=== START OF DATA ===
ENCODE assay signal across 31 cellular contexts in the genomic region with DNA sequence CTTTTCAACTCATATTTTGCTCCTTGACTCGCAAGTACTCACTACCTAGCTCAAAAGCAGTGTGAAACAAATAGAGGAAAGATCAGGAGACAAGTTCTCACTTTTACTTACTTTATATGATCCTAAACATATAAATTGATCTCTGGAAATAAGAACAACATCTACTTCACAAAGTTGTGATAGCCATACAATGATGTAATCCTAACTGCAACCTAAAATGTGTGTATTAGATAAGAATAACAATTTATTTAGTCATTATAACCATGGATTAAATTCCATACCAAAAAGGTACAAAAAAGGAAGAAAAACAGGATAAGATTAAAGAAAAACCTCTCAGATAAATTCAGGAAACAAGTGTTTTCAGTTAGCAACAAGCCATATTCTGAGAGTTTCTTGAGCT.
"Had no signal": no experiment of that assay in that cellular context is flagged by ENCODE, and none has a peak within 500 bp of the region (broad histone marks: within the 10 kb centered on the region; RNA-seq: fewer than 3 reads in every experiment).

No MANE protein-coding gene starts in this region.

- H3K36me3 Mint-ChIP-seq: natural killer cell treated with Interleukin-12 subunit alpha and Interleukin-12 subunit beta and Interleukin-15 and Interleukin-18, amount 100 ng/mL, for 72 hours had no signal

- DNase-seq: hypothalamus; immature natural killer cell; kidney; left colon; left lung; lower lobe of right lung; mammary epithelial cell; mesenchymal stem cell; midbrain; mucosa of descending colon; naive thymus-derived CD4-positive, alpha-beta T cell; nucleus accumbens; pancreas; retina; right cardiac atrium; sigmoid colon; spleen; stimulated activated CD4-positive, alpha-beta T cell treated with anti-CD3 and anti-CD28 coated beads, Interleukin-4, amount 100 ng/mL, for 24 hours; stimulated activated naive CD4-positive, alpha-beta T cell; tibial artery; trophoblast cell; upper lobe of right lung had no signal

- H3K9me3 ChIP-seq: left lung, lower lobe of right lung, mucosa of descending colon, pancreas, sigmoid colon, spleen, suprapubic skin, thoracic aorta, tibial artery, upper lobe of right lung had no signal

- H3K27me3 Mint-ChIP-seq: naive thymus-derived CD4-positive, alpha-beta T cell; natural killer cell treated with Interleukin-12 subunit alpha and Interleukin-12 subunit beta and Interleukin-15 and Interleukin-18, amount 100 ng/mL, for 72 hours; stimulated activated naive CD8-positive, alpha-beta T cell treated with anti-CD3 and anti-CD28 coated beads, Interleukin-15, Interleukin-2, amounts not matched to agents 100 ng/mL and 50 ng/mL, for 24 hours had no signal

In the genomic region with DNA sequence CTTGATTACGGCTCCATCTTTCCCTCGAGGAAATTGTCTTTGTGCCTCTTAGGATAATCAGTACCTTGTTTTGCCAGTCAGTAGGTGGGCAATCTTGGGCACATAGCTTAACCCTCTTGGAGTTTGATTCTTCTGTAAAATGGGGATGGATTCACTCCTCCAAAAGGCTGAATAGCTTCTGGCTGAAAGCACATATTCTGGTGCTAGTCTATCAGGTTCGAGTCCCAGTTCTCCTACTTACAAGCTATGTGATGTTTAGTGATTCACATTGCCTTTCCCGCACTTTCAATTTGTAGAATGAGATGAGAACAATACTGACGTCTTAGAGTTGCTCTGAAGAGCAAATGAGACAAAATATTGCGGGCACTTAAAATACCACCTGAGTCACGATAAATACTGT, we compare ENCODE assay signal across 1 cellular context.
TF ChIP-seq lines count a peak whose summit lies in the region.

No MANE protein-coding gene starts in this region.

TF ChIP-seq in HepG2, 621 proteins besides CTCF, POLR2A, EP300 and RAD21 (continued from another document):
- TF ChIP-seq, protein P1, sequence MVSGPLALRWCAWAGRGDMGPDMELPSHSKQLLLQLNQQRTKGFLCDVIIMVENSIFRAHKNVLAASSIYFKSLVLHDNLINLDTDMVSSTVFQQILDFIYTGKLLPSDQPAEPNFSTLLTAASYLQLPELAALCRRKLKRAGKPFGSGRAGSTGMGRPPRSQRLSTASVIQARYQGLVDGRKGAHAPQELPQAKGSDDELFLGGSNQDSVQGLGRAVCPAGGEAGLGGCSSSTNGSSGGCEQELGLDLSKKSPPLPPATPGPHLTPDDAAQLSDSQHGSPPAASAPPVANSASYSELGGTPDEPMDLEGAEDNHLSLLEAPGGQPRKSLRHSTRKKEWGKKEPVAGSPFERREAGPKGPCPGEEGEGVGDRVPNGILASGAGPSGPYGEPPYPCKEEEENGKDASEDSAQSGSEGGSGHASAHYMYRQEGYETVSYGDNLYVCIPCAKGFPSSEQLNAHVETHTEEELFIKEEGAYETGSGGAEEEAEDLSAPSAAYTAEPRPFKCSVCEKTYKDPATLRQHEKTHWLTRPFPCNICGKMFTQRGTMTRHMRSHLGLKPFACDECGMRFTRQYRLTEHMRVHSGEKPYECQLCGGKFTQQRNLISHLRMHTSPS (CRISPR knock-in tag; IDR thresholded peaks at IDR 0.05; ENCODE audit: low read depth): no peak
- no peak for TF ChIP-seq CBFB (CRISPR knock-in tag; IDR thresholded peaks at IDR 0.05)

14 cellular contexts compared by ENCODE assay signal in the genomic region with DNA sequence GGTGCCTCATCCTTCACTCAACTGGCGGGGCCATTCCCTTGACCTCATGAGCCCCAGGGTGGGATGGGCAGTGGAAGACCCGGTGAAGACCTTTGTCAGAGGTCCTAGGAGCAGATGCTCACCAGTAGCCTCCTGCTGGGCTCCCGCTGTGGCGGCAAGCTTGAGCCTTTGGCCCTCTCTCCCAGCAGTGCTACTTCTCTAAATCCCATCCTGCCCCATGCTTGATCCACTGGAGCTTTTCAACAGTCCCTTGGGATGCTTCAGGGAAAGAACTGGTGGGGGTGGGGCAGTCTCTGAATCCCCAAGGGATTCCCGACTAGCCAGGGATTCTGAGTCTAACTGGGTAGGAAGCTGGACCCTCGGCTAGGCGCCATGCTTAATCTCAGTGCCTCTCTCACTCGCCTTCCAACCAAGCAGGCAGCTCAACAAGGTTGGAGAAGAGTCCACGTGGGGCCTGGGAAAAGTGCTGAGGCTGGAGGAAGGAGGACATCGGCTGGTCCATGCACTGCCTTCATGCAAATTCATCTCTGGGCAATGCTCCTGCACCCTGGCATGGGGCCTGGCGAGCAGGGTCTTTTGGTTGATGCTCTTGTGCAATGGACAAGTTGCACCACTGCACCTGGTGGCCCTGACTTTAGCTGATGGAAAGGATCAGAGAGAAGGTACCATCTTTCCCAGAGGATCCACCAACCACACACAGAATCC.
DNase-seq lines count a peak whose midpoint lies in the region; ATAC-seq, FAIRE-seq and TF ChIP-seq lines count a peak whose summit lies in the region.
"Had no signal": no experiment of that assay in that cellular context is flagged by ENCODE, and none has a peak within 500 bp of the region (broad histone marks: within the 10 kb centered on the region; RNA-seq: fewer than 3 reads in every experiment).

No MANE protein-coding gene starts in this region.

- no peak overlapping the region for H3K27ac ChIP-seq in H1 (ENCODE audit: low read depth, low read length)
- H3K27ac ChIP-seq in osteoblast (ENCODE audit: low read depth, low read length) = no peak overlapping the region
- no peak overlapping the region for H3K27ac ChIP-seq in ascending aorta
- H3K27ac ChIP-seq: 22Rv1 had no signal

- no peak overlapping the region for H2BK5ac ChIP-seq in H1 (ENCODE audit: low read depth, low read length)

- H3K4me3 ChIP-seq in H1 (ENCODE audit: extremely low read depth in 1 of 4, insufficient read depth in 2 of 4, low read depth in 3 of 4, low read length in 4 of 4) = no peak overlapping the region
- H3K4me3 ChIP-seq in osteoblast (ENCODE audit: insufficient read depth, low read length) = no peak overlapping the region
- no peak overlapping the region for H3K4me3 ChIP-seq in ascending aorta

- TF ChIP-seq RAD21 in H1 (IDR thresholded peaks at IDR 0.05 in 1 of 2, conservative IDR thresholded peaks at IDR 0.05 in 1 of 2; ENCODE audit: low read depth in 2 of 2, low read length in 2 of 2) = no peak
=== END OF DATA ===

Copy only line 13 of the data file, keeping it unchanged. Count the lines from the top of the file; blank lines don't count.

- no peak for TF ChIP-seq CBFB (CRISPR knock-in tag; IDR thresholded peaks at IDR 0.05)